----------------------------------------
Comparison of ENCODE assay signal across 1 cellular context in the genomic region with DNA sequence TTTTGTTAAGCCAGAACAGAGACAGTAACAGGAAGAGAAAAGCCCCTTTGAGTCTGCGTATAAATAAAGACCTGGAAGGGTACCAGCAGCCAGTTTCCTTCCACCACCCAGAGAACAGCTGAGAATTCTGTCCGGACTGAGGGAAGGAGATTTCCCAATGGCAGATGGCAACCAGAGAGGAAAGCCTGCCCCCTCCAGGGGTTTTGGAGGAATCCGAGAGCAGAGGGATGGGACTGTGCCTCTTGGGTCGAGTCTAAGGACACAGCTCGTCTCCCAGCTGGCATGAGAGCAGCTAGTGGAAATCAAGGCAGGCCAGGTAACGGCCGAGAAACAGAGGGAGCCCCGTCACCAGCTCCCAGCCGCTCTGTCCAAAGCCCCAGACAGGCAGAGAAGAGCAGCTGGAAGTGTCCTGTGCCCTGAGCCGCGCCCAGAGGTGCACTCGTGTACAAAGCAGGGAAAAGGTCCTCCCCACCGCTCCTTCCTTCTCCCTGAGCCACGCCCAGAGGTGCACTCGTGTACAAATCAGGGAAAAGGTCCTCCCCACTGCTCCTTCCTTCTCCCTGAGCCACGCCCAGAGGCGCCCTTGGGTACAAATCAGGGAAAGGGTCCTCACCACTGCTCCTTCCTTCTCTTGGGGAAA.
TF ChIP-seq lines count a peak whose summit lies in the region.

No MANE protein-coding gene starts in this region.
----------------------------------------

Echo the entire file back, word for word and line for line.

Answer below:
Comparison of ENCODE assay signal across 1 cellular context in the genomic region with DNA sequence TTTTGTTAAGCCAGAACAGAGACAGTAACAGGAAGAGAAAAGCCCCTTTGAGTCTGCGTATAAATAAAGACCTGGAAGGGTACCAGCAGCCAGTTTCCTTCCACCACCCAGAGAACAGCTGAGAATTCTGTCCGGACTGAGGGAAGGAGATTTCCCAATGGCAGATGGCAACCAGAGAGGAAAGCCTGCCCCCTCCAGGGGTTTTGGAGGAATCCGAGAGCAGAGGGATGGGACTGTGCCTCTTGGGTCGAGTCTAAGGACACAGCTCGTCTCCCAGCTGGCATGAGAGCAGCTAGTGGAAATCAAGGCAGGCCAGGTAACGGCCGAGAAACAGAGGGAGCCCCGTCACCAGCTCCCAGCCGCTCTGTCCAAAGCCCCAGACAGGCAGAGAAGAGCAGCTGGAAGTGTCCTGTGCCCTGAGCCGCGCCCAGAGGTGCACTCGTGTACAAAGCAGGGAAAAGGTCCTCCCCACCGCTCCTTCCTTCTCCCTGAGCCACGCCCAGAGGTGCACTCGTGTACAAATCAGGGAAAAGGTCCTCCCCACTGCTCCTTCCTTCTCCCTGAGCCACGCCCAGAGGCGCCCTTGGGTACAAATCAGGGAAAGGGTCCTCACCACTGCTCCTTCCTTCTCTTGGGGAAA.
TF ChIP-seq lines count a peak whose summit lies in the region.

No MANE protein-coding gene starts in this region.